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Sen. Collins among group of Republicans who fought to extend opening statements in impeachment trial

Mitch McConnell abruptly eased his proposed two-day schedule for opening arguments, and added a third day after protests from senators, including Sen. Collins.

WASHINGTON, D.C., USA — Sen. Susan Collins and other senators, including Republicans, raised concerns about the Senate majority leader Mitch McDonnell’s proposed schedule for President Donald Trump’s impeachment trial, which would have condensed opening statements to fit into two days.

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According to a statement, Sen. Collins’ position has been that “the trial should follow the Clinton model as much as possible.”

After concerns raised by both parties, McConnell quietly submitted an amended proposal that would add an extra day and would also allow House evidence to be included in the record.

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According to the Associated Press, Democrats warned that the rules package could force midnight sessions that would keep most Americans in the dark. Trump said anew that the whole thing was a hoax, and he said he was sure it would “work out fine."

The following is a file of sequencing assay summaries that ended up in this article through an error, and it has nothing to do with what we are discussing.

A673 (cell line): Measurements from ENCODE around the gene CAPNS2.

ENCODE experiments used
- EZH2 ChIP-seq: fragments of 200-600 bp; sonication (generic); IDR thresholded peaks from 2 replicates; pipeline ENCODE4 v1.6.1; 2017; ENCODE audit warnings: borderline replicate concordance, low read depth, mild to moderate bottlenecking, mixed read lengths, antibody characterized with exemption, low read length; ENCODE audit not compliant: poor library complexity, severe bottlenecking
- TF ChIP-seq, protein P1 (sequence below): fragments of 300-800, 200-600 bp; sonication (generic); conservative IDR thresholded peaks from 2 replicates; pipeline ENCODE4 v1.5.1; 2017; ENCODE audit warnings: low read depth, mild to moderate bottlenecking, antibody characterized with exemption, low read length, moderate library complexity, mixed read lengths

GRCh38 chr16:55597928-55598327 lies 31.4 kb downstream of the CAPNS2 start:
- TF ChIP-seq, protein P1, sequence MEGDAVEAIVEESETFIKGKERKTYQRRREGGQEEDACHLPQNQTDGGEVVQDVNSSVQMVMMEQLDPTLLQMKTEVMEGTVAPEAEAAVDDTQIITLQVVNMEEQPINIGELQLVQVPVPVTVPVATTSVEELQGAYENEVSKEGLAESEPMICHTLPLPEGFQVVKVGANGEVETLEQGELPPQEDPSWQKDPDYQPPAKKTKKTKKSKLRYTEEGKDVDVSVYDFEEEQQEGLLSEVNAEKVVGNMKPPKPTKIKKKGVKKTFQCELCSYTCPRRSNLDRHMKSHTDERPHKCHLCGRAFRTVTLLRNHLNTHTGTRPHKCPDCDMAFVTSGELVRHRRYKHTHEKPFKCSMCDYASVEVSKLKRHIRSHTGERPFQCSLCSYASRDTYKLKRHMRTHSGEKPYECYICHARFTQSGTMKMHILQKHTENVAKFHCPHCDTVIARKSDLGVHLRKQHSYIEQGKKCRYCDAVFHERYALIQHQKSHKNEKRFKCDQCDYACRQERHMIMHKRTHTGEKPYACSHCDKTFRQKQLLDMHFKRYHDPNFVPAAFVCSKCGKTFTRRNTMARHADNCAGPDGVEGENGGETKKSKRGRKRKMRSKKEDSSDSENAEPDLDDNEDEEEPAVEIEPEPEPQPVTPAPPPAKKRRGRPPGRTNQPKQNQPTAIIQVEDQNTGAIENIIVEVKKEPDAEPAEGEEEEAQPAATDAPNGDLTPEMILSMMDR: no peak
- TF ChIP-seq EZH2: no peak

Sen. Collins released a statement Tuesday evening, reiterating that she thinks Pres. Trump's impeachment trial should follow the 1999 Clinton trial.

"In keeping with the model used in President Clinton’s trial, prior to hearing the case and the answers to Senators’ questions, I will vote to table any attempts by either side to subpoena documents or witnesses before that stage in the trial," Sen. Collins said in the statement.

"As I said last week, while I need to hear the case argued and the questions answered, I anticipate that I would conclude that having additional information would be helpful. It is likely that I would support a motion to subpoena witnesses at that point in the trial just as I did in 1999."

This story will be updated.

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